Like Falling Leaves
In Like Falling Leaves, through a reversal of fortune, the immense wealth amassed by Giovanni Rosani through the hard work of a lifetime is irremediably lost, leaving the spoiled family members completely unprepared for poverty and bitterly unwilling to cope with it.
Like Falling Leaves focuses on two themes increasingly central to Giacosa’s philosophical development; financial bankruptcy and moral disintegration. The coexistence of the two evils points to the inability of the wealthy members of society to adjust to reduced financial circumstances with dignity and with a mature acceptance of their new station in life. Like leaves in autumn, beautiful but doomed, pampered individuals must perforce be crushed by unexpected reversals, for they lack the will to overcome adversity through personal labor and effective moral choices. The title Like Falling Leaves is an allusion to Dante’s famous description of the damned seeking to board Charon’s bark to reach their eternal perdition: “Come d’autunno si levan le foglie,/ l’una appresso dell’altra fin che’l ramo/ rende a la terra tutte le sue spogli.” (“Like leaves in Fall, one after another,/ fall to the ground till the bough/ gives back to the earth all its spoils.”)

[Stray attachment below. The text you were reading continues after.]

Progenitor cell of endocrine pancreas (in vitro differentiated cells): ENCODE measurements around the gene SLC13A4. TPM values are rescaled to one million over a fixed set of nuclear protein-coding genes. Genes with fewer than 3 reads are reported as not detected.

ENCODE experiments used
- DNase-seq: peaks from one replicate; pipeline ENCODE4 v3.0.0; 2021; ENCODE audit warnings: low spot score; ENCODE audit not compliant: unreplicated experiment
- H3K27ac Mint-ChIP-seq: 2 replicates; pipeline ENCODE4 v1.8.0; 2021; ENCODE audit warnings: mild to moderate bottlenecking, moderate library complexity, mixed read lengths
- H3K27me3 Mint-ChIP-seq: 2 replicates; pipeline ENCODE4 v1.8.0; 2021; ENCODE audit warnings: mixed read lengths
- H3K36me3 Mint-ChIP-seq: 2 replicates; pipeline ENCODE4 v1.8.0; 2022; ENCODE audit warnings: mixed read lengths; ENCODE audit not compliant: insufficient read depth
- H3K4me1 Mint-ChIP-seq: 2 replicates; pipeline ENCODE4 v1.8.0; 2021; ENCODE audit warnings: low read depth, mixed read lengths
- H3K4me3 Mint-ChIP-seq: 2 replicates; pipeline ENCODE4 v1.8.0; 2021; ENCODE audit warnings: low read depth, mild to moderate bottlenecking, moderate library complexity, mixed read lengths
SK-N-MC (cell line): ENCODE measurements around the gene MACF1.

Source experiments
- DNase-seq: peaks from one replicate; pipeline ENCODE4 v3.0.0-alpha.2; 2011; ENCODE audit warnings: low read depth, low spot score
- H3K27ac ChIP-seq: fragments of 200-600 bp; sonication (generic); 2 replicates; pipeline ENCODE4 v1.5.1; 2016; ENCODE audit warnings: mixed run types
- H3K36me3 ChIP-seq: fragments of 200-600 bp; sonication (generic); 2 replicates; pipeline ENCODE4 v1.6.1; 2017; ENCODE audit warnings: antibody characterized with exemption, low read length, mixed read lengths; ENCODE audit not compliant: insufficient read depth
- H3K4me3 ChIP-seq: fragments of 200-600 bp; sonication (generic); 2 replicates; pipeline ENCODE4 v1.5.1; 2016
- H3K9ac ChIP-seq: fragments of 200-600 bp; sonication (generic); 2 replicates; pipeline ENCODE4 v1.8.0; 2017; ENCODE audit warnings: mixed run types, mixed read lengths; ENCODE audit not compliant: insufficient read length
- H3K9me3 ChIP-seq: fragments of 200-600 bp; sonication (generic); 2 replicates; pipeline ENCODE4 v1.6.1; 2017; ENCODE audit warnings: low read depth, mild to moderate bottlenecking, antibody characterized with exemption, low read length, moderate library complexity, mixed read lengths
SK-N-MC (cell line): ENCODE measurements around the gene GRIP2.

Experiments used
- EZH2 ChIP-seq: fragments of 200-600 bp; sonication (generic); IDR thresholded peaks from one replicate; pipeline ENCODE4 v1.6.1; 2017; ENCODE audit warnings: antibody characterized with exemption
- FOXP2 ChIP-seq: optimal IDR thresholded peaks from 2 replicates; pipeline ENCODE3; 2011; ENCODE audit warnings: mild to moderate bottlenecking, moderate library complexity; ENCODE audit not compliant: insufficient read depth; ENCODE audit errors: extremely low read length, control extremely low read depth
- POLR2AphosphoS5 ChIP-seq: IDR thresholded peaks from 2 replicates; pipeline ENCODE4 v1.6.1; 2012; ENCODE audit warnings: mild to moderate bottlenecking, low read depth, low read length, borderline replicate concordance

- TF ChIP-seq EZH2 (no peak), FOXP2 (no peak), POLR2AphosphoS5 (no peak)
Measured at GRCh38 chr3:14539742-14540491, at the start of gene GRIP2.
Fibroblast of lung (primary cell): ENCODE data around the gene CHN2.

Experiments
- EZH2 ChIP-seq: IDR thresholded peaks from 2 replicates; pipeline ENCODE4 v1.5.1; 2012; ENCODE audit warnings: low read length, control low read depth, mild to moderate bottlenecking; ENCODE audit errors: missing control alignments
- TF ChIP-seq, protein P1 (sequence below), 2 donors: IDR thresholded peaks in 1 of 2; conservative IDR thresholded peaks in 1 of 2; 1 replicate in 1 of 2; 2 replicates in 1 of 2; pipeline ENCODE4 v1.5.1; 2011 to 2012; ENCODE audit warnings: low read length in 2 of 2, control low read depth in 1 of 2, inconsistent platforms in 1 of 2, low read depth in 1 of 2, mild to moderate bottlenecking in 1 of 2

(The entire section is 3843 words.)